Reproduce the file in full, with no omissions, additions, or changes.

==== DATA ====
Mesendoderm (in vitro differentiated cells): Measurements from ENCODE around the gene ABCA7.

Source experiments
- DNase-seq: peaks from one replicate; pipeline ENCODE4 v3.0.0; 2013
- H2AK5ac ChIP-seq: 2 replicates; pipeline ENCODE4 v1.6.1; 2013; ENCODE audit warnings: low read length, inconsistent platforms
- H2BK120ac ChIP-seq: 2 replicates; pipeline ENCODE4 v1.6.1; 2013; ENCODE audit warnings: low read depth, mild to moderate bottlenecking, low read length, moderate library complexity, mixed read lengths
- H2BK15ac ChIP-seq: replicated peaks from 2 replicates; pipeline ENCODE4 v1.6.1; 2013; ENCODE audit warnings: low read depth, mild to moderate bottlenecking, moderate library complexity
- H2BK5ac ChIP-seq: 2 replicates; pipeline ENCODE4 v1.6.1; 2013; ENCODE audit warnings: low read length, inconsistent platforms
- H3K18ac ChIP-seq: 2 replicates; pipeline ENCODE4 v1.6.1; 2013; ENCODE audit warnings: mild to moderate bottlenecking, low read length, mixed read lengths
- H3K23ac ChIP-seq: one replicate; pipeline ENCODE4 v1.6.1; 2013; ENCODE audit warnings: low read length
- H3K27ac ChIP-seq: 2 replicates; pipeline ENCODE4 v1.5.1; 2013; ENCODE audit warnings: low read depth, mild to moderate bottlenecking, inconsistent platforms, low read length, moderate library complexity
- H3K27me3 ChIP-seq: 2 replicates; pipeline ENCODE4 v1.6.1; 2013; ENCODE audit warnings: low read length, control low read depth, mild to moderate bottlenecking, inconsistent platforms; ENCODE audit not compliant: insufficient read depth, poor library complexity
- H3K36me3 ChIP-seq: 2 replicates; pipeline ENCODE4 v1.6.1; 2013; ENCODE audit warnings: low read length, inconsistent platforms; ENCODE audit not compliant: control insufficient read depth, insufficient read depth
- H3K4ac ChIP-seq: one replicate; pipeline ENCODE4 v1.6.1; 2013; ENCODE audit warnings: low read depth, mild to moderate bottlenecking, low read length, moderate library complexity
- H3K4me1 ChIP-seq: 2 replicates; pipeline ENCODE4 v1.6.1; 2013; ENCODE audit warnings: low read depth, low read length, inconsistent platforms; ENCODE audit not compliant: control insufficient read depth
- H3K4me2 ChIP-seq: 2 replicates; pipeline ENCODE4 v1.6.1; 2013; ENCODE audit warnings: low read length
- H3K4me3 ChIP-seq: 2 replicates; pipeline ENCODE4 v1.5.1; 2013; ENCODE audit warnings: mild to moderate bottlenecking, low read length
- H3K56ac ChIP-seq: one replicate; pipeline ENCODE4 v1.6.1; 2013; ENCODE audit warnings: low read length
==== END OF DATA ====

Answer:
Mesendoderm (in vitro differentiated cells): Measurements from ENCODE around the gene ABCA7.

Source experiments
- DNase-seq: peaks from one replicate; pipeline ENCODE4 v3.0.0; 2013
- H2AK5ac ChIP-seq: 2 replicates; pipeline ENCODE4 v1.6.1; 2013; ENCODE audit warnings: low read length, inconsistent platforms
- H2BK120ac ChIP-seq: 2 replicates; pipeline ENCODE4 v1.6.1; 2013; ENCODE audit warnings: low read depth, mild to moderate bottlenecking, low read length, moderate library complexity, mixed read lengths
- H2BK15ac ChIP-seq: replicated peaks from 2 replicates; pipeline ENCODE4 v1.6.1; 2013; ENCODE audit warnings: low read depth, mild to moderate bottlenecking, moderate library complexity
- H2BK5ac ChIP-seq: 2 replicates; pipeline ENCODE4 v1.6.1; 2013; ENCODE audit warnings: low read length, inconsistent platforms
- H3K18ac ChIP-seq: 2 replicates; pipeline ENCODE4 v1.6.1; 2013; ENCODE audit warnings: mild to moderate bottlenecking, low read length, mixed read lengths
- H3K23ac ChIP-seq: one replicate; pipeline ENCODE4 v1.6.1; 2013; ENCODE audit warnings: low read length
- H3K27ac ChIP-seq: 2 replicates; pipeline ENCODE4 v1.5.1; 2013; ENCODE audit warnings: low read depth, mild to moderate bottlenecking, inconsistent platforms, low read length, moderate library complexity
- H3K27me3 ChIP-seq: 2 replicates; pipeline ENCODE4 v1.6.1; 2013; ENCODE audit warnings: low read length, control low read depth, mild to moderate bottlenecking, inconsistent platforms; ENCODE audit not compliant: insufficient read depth, poor library complexity
- H3K36me3 ChIP-seq: 2 replicates; pipeline ENCODE4 v1.6.1; 2013; ENCODE audit warnings: low read length, inconsistent platforms; ENCODE audit not compliant: control insufficient read depth, insufficient read depth
- H3K4ac ChIP-seq: one replicate; pipeline ENCODE4 v1.6.1; 2013; ENCODE audit warnings: low read depth, mild to moderate bottlenecking, low read length, moderate library complexity
- H3K4me1 ChIP-seq: 2 replicates; pipeline ENCODE4 v1.6.1; 2013; ENCODE audit warnings: low read depth, low read length, inconsistent platforms; ENCODE audit not compliant: control insufficient read depth
- H3K4me2 ChIP-seq: 2 replicates; pipeline ENCODE4 v1.6.1; 2013; ENCODE audit warnings: low read length
- H3K4me3 ChIP-seq: 2 replicates; pipeline ENCODE4 v1.5.1; 2013; ENCODE audit warnings: mild to moderate bottlenecking, low read length
- H3K56ac ChIP-seq: one replicate; pipeline ENCODE4 v1.6.1; 2013; ENCODE audit warnings: low read length